Widespread Pig Farming Practice Linked to Shifts in Skin Microbiomes and Disease in Pond-Breeding Amphibians

Jackson F. Preuss, Sasha E. Greenspan, Eliandra M. Rossi, Elaine M. Lucas Gonsales, Wesley J. Neely, Victor Hugo Valiati, Douglas C. Woodhams, C. Guilherme Becker, Alexandro M. Tozetti

Research output: Contribution to journalArticlepeer-review

17 Scopus citations

Abstract

Farming practices may reshape the structure of watersheds, water quality, and the health of aquatic organisms. Nutrient enrichment from agricultural pollution increases disease pressure in many host-pathogen systems, but the mechanisms underlying this pattern are not always resolved. For example, nutrient enrichment should strongly influence pools of aquatic environmental bacteria, which has the potential to alter microbiome composition of aquatic animals and their vulnerability to disease. However, shifts in the host microbiome have received little attention as a link between nutrient enrichment and diseases of aquatic organisms. We examined nutrient enrichment through the widespread practice of integrated pig-fish farming and its effects on microbiome composition of Brazilian amphibians and prevalence of the globally distributed amphibian skin pathogen Batrachochytrium dendrobatidis (Bd). This farming system drove surges in fecal coliform bacteria, disturbing amphibian skin bacterial communities such that hosts recruited higher proportions of Bd-facilitative bacteria and carried higher Bd prevalence. Our results highlight previously overlooked connections between global trends in land use change, microbiome dysbiosis, and wildlife disease. These interactions may be particularly important for disease management in the tropics, a region with both high biodiversity and continually intensifying anthropogenic pressures on aquatic wildlife habitats.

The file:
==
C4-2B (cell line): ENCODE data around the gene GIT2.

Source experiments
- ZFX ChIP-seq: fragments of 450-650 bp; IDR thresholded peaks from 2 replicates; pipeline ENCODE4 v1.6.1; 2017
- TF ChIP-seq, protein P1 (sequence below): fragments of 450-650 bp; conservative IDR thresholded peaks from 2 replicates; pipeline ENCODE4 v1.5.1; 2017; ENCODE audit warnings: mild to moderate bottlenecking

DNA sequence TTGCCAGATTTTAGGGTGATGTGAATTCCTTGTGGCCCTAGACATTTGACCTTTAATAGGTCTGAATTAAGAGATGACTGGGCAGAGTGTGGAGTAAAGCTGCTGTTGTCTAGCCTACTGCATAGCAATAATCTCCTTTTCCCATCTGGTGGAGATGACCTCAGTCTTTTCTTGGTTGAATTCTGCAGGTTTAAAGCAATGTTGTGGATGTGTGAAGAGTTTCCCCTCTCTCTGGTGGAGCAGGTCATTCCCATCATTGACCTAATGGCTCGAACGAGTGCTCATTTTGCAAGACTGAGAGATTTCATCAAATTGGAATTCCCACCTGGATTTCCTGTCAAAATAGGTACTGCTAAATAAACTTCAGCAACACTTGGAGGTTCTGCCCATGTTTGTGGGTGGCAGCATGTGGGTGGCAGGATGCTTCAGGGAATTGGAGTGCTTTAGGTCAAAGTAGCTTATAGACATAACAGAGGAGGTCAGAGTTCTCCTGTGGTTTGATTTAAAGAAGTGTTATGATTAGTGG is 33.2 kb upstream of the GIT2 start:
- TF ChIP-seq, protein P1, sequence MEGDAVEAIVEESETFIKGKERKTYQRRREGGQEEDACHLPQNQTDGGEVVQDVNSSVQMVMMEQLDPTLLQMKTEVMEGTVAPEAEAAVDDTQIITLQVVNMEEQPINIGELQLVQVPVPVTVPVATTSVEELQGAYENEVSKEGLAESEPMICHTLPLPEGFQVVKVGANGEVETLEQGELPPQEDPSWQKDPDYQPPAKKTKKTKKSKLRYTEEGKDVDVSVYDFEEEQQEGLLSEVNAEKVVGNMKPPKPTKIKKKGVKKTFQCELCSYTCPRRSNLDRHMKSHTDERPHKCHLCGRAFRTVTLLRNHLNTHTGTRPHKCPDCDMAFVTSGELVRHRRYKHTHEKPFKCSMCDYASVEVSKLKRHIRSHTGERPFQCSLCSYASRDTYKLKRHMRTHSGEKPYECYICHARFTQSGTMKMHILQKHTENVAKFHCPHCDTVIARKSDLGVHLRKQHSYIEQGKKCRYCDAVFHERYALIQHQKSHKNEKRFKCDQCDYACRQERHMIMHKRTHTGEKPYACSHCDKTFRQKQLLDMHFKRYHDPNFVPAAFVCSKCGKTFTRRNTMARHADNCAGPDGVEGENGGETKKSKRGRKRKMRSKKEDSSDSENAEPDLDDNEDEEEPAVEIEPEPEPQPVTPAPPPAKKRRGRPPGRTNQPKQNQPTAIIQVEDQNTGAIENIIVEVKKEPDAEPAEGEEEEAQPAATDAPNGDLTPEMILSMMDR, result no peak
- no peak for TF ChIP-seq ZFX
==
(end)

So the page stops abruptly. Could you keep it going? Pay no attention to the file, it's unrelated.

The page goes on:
Original languageEnglish (US)
Pages (from-to)11301-11312
Number of pages12
JournalEnvironmental Science and Technology
Volume54
Issue number18
DOIs
StatePublished - Sep 15 2020

All Science Journal Classification (ASJC) codes

  • General Chemistry
  • Environmental Chemistry

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